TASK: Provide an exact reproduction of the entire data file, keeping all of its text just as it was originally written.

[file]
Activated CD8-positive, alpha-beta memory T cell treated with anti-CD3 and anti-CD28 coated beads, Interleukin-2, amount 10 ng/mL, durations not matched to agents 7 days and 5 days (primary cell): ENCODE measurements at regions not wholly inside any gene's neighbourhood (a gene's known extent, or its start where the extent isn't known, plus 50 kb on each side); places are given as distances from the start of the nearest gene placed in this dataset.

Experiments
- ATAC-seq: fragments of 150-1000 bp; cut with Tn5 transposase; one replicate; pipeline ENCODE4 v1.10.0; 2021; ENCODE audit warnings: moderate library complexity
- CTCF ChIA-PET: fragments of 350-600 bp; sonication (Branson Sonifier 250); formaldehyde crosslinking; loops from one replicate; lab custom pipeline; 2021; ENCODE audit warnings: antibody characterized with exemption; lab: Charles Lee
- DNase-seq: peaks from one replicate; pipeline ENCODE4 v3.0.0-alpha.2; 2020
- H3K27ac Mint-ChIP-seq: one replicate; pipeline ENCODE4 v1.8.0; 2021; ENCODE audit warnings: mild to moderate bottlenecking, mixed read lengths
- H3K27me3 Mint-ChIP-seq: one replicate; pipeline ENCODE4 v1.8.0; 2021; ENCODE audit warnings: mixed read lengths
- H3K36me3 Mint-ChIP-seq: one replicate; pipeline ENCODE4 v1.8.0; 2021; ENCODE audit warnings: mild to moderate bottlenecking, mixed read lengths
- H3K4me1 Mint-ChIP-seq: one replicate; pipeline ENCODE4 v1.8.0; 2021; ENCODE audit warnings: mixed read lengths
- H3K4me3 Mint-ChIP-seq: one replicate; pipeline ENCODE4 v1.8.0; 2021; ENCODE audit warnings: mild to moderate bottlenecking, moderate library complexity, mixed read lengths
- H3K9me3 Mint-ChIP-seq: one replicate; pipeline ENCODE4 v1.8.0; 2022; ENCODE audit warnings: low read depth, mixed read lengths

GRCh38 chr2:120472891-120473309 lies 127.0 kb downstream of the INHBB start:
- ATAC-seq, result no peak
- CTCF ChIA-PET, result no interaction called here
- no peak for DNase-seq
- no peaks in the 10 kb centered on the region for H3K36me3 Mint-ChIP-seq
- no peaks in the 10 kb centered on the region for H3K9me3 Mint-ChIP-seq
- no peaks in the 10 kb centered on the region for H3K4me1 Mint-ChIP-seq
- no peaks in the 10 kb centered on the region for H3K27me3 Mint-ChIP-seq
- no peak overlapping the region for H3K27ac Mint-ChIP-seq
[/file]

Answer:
Activated CD8-positive, alpha-beta memory T cell treated with anti-CD3 and anti-CD28 coated beads, Interleukin-2, amount 10 ng/mL, durations not matched to agents 7 days and 5 days (primary cell): ENCODE measurements at regions not wholly inside any gene's neighbourhood (a gene's known extent, or its start where the extent isn't known, plus 50 kb on each side); places are given as distances from the start of the nearest gene placed in this dataset.

Experiments
- ATAC-seq: fragments of 150-1000 bp; cut with Tn5 transposase; one replicate; pipeline ENCODE4 v1.10.0; 2021; ENCODE audit warnings: moderate library complexity
- CTCF ChIA-PET: fragments of 350-600 bp; sonication (Branson Sonifier 250); formaldehyde crosslinking; loops from one replicate; lab custom pipeline; 2021; ENCODE audit warnings: antibody characterized with exemption; lab: Charles Lee
- DNase-seq: peaks from one replicate; pipeline ENCODE4 v3.0.0-alpha.2; 2020
- H3K27ac Mint-ChIP-seq: one replicate; pipeline ENCODE4 v1.8.0; 2021; ENCODE audit warnings: mild to moderate bottlenecking, mixed read lengths
- H3K27me3 Mint-ChIP-seq: one replicate; pipeline ENCODE4 v1.8.0; 2021; ENCODE audit warnings: mixed read lengths
- H3K36me3 Mint-ChIP-seq: one replicate; pipeline ENCODE4 v1.8.0; 2021; ENCODE audit warnings: mild to moderate bottlenecking, mixed read lengths
- H3K4me1 Mint-ChIP-seq: one replicate; pipeline ENCODE4 v1.8.0; 2021; ENCODE audit warnings: mixed read lengths
- H3K4me3 Mint-ChIP-seq: one replicate; pipeline ENCODE4 v1.8.0; 2021; ENCODE audit warnings: mild to moderate bottlenecking, moderate library complexity, mixed read lengths
- H3K9me3 Mint-ChIP-seq: one replicate; pipeline ENCODE4 v1.8.0; 2022; ENCODE audit warnings: low read depth, mixed read lengths

GRCh38 chr2:120472891-120473309 lies 127.0 kb downstream of the INHBB start:
- ATAC-seq, result no peak
- CTCF ChIA-PET, result no interaction called here
- no peak for DNase-seq
- no peaks in the 10 kb centered on the region for H3K36me3 Mint-ChIP-seq
- no peaks in the 10 kb centered on the region for H3K9me3 Mint-ChIP-seq
- no peaks in the 10 kb centered on the region for H3K4me1 Mint-ChIP-seq
- no peaks in the 10 kb centered on the region for H3K27me3 Mint-ChIP-seq
- no peak overlapping the region for H3K27ac Mint-ChIP-seq